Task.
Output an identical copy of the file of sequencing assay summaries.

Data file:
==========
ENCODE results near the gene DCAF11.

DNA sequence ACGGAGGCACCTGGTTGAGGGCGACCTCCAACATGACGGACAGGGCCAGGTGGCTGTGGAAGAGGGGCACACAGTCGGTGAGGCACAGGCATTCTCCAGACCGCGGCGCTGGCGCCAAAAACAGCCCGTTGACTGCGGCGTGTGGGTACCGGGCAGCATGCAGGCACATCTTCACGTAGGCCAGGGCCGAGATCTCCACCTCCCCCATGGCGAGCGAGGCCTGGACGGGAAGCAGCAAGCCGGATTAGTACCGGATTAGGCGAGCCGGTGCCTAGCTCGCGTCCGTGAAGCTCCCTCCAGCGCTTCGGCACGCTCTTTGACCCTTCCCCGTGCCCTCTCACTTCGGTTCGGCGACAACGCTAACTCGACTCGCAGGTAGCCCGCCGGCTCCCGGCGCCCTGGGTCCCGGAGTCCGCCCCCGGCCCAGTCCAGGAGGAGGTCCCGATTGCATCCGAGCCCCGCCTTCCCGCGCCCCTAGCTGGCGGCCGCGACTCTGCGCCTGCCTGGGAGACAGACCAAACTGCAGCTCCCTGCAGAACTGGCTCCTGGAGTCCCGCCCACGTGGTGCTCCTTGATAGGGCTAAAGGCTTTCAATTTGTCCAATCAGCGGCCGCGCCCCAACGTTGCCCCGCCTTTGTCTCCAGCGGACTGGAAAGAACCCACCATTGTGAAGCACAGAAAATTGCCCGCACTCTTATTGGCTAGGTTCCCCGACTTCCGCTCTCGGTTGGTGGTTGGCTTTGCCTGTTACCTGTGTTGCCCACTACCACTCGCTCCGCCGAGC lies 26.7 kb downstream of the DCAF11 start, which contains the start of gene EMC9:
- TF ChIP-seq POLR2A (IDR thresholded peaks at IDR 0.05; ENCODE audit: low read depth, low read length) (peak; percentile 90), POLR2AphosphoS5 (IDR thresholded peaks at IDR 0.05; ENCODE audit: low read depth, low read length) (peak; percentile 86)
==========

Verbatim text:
ENCODE results near the gene DCAF11.

DNA sequence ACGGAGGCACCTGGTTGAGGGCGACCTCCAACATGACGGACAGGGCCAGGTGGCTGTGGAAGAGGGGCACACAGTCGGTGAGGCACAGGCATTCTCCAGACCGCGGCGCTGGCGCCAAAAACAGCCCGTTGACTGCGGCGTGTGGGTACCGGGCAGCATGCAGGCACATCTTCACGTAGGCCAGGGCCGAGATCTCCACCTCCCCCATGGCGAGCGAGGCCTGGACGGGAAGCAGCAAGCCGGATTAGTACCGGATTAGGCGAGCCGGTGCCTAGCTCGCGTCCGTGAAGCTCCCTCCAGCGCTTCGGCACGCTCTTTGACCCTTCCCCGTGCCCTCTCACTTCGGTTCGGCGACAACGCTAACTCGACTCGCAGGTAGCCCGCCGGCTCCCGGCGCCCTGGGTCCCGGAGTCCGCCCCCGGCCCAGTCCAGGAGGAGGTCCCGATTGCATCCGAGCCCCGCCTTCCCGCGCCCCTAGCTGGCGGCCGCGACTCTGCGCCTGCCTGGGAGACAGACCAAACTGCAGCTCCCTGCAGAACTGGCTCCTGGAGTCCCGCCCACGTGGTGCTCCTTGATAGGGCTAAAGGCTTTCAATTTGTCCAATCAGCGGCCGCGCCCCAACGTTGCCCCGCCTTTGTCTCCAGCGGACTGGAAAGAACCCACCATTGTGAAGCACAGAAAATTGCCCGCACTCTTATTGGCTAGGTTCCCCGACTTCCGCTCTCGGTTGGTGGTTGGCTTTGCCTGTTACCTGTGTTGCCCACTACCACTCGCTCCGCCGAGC lies 26.7 kb downstream of the DCAF11 start, which contains the start of gene EMC9:
- TF ChIP-seq POLR2A (IDR thresholded peaks at IDR 0.05; ENCODE audit: low read depth, low read length) (peak; percentile 90), POLR2AphosphoS5 (IDR thresholded peaks at IDR 0.05; ENCODE audit: low read depth, low read length) (peak; percentile 86)